The Government also recognizes this fact and limits the amount you can contribute to a Roth IRA annually. For 2019, the max contribution for a Roth IRA is $6000 per year ($7000 if you are 50 years of age or older). That means if you want to contribute $10,000 per year, only $7000 can be contributed to a Roth account and the other $3000 will have to be invested in a Traditional IRA account.

In the above example, $4284 was invested in a Traditional IRA but if that investor wanted to, he/she could have invested it all into a Roth IRA.

When to Contribute to a 401k

It’s never to easy to start investing in your future. In fact, I believe the earlier you start investing, the better since the longer you invest, the more time you have to allow compound interest to grow your money. You can contribute in lump sums whenever you have spare money, or set it up to be an automatic withdrawal. Everyone’s situation is different but I believe it’s best to set it up automatically so you become so used to investing, that you don’t even pay attention to the amount that you are contributing. It’s always easy to say, I’ll put some in next month and justify why you couldn’t do it this month. If it’s automatic, you don’t even think about it anymore. Like I said though, everyone needs to decide for themselves how to best invest in their future.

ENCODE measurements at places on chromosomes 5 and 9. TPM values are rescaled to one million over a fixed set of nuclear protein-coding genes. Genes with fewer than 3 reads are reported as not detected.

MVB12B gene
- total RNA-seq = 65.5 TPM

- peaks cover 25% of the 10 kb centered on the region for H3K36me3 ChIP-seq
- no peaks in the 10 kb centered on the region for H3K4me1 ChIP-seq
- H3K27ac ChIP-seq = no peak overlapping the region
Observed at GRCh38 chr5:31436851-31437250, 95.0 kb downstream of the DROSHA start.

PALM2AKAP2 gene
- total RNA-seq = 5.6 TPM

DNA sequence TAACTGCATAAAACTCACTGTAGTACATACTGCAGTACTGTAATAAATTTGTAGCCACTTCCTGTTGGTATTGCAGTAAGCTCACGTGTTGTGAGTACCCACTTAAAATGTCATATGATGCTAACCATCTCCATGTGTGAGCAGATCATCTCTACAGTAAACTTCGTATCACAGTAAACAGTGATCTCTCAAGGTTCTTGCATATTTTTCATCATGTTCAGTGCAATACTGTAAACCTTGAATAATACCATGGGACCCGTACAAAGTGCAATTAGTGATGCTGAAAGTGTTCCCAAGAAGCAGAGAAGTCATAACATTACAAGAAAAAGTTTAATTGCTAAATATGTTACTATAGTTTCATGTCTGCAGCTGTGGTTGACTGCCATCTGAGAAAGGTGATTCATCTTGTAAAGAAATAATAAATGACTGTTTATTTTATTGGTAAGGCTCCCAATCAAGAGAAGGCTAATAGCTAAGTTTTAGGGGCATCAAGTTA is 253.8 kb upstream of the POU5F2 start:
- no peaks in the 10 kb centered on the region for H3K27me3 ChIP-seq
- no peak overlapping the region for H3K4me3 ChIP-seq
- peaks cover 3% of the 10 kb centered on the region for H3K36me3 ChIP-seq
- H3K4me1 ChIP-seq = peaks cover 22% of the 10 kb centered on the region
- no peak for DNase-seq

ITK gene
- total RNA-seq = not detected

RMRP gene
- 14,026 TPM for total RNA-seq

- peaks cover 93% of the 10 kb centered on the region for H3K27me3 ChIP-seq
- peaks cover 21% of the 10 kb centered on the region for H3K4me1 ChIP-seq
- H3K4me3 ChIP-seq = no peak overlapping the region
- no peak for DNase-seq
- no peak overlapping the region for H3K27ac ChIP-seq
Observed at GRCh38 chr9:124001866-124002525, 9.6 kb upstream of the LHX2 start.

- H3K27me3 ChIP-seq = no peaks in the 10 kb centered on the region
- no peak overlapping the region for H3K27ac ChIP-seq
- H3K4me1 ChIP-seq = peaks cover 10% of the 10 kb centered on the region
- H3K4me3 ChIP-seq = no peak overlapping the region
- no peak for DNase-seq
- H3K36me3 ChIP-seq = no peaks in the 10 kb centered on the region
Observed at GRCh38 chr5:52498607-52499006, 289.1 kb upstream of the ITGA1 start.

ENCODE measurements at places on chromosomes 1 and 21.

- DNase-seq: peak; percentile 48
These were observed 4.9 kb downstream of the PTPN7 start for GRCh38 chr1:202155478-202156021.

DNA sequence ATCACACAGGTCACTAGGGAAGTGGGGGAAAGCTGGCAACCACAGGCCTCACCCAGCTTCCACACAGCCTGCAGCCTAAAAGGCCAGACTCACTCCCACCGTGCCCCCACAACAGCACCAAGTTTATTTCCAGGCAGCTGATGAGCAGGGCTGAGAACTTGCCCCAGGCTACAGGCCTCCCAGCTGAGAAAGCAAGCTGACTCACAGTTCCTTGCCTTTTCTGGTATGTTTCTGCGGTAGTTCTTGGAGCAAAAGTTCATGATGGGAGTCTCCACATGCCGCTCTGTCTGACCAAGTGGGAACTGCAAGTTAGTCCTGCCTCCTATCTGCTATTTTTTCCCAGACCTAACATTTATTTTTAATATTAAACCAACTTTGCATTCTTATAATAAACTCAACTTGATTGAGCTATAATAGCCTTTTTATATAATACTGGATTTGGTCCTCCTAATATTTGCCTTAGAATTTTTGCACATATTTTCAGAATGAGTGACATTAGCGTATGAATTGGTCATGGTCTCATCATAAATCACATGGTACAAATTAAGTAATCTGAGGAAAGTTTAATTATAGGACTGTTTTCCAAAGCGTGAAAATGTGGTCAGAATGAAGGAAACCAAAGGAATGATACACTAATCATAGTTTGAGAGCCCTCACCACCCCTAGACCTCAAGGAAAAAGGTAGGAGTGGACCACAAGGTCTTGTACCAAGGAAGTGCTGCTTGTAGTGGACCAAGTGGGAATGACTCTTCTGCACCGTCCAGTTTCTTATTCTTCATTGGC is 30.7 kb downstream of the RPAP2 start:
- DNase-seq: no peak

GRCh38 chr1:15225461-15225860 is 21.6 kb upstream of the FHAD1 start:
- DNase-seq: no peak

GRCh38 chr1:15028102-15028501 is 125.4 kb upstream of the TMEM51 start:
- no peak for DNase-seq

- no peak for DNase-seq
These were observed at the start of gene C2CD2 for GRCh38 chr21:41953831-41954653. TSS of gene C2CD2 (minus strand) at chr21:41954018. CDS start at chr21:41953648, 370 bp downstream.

How to Start an IRA

If you want to open an IRA to supplement your 401k, you can do so at any major brokerage. Webull is an example of a brokerage that allows you to open either a Traditional IRA or a Roth IRA. In fact, they will reward you with opening an IRA with them as well. If you sign up for their brokerage and deposit at least $100, they give you a free stock valued between $8-$1000. In addition to this, they will reward you with a gift card up to $1500 depending on how much you deposit. Check out our Webull Review for more information.

Open an IRA with Webull Today!

After reading this article, when would you rather be taxed? Now or later? Answer below in the comments! Also, if you have any additional questions, I’d be happy to answer them as well.

So, Let’s Start Investing!